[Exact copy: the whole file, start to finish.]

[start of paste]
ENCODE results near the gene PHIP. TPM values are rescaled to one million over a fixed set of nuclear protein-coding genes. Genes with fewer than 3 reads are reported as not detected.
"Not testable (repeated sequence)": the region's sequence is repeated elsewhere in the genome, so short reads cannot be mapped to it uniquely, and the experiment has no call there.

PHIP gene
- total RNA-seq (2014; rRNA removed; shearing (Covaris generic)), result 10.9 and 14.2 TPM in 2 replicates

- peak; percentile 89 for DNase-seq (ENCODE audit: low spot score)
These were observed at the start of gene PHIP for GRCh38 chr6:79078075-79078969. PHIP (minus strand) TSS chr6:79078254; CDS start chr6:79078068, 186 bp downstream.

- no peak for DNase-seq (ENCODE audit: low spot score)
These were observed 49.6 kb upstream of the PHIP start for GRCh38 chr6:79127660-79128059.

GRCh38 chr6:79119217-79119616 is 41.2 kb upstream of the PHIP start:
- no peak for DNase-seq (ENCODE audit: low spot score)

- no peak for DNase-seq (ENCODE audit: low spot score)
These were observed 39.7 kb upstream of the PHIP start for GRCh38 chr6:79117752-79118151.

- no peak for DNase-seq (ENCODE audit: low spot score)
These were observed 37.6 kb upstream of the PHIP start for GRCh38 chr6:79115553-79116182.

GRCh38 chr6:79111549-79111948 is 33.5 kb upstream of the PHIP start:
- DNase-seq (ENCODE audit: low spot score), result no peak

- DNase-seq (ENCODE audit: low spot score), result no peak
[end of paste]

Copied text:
ENCODE results near the gene PHIP. TPM values are rescaled to one million over a fixed set of nuclear protein-coding genes. Genes with fewer than 3 reads are reported as not detected.
"Not testable (repeated sequence)": the region's sequence is repeated elsewhere in the genome, so short reads cannot be mapped to it uniquely, and the experiment has no call there.

PHIP gene
- total RNA-seq (2014; rRNA removed; shearing (Covaris generic)), result 10.9 and 14.2 TPM in 2 replicates

- peak; percentile 89 for DNase-seq (ENCODE audit: low spot score)
These were observed at the start of gene PHIP for GRCh38 chr6:79078075-79078969. PHIP (minus strand) TSS chr6:79078254; CDS start chr6:79078068, 186 bp downstream.

- no peak for DNase-seq (ENCODE audit: low spot score)
These were observed 49.6 kb upstream of the PHIP start for GRCh38 chr6:79127660-79128059.

GRCh38 chr6:79119217-79119616 is 41.2 kb upstream of the PHIP start:
- no peak for DNase-seq (ENCODE audit: low spot score)

- no peak for DNase-seq (ENCODE audit: low spot score)
These were observed 39.7 kb upstream of the PHIP start for GRCh38 chr6:79117752-79118151.

- no peak for DNase-seq (ENCODE audit: low spot score)
These were observed 37.6 kb upstream of the PHIP start for GRCh38 chr6:79115553-79116182.

GRCh38 chr6:79111549-79111948 is 33.5 kb upstream of the PHIP start:
- DNase-seq (ENCODE audit: low spot score), result no peak

- DNase-seq (ENCODE audit: low spot score), result no peak